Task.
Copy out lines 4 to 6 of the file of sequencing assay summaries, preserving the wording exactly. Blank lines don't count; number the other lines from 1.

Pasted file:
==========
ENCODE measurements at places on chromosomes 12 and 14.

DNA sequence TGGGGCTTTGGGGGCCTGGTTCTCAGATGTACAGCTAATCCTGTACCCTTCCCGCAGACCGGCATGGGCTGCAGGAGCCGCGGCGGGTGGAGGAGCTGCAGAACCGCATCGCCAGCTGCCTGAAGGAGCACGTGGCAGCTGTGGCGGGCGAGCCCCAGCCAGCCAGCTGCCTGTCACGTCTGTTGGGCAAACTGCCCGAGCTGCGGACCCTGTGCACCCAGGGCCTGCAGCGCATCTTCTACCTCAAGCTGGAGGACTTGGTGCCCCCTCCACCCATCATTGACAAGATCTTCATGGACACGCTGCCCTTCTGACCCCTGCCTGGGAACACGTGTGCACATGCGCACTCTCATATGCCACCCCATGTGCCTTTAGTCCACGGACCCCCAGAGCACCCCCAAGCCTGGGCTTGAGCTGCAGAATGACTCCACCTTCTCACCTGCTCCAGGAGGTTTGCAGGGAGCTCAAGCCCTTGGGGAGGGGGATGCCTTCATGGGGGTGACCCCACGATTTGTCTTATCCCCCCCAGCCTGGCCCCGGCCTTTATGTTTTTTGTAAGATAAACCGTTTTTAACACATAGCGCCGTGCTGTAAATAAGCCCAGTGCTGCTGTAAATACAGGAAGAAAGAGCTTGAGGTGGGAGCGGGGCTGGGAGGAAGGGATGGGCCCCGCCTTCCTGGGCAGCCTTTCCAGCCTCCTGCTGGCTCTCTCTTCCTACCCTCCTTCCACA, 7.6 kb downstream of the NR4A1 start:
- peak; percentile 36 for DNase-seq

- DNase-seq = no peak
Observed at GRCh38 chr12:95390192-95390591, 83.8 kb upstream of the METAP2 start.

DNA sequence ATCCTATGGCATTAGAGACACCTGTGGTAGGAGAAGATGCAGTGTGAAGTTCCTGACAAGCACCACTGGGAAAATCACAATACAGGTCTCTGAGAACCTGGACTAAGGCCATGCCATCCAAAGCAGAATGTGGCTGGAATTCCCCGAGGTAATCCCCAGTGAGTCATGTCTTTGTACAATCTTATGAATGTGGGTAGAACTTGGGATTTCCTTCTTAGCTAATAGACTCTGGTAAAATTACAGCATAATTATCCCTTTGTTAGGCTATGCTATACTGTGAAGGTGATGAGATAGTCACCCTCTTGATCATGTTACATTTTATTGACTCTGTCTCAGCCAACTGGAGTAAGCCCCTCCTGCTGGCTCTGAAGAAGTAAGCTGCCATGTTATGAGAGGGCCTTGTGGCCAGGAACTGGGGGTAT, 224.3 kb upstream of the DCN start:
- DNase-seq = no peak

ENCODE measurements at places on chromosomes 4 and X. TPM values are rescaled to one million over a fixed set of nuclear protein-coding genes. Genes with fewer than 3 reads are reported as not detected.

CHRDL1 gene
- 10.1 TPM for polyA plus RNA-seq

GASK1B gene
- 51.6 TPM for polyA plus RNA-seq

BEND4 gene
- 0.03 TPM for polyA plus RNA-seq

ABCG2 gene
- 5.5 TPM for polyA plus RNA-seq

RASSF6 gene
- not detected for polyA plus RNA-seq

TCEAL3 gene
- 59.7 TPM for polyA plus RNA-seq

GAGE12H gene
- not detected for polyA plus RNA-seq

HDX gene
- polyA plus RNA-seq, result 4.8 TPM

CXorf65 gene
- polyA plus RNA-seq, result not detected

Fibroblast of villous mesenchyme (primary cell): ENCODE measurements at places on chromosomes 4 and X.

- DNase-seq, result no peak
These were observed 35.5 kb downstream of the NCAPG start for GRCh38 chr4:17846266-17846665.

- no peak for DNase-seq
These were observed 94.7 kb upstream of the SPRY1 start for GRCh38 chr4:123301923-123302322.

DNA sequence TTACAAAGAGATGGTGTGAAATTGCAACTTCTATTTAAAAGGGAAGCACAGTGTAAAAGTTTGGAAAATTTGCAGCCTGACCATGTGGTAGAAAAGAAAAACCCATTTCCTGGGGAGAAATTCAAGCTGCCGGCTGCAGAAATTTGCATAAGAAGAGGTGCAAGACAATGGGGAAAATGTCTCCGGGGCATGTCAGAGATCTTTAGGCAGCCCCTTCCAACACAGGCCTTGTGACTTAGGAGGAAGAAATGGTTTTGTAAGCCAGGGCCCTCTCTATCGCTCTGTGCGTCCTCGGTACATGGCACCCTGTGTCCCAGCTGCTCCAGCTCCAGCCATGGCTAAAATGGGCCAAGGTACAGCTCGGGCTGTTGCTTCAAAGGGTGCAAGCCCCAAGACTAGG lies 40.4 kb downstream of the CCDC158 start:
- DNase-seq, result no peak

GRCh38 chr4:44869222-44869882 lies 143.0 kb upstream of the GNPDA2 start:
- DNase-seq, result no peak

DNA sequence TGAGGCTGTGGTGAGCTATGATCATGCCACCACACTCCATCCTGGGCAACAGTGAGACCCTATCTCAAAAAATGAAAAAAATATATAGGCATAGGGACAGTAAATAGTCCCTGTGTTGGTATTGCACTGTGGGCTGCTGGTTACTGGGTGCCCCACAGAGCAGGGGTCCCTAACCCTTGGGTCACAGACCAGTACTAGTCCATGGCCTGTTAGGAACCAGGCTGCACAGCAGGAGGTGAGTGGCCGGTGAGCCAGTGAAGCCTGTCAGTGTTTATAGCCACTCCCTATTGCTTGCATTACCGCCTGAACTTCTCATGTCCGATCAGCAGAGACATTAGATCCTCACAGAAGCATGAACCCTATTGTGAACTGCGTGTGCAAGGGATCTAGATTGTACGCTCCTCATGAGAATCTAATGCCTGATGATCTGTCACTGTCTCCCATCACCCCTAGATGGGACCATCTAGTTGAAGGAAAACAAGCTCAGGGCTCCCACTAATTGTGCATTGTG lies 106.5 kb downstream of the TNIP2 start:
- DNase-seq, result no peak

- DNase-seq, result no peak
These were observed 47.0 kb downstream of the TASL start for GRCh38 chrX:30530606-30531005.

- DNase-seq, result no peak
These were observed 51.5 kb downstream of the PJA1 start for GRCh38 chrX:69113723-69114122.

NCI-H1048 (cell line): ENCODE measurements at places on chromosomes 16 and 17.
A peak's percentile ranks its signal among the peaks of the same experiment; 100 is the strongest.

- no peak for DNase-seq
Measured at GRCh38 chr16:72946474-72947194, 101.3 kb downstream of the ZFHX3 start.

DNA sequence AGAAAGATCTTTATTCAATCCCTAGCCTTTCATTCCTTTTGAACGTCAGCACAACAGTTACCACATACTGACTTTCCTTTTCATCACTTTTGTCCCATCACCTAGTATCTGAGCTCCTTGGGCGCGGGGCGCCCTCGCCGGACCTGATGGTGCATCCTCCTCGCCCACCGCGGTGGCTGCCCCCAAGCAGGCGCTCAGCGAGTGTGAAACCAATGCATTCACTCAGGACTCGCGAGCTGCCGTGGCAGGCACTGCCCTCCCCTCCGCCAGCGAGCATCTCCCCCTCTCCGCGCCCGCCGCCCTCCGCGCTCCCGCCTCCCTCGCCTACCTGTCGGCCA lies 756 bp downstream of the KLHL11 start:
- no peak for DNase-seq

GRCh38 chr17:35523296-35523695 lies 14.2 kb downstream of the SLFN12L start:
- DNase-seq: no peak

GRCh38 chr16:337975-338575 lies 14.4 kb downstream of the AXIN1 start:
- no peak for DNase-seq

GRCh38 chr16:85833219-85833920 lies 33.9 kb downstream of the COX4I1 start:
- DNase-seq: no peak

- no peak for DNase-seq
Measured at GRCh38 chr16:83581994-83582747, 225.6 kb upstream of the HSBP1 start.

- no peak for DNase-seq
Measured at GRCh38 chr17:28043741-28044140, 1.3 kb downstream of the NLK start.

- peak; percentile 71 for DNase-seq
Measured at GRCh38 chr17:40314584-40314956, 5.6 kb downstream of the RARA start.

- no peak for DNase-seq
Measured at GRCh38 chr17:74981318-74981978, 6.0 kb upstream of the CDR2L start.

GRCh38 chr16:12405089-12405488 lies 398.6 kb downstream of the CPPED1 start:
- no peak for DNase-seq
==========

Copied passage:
- DNase-seq = no peak
Observed at GRCh38 chr12:95390192-95390591, 83.8 kb upstream of the METAP2 start.

DNA sequence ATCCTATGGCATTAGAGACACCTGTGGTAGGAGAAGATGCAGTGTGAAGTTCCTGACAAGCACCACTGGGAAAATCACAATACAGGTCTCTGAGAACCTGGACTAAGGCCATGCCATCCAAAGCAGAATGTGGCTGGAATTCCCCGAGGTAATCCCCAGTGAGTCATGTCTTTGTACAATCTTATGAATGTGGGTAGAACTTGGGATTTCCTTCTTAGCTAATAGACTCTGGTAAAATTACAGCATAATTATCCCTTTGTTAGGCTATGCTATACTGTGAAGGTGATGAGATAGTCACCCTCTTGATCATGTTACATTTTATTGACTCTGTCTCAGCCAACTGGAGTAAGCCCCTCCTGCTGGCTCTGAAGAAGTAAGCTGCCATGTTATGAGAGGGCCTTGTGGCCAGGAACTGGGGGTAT, 224.3 kb upstream of the DCN start: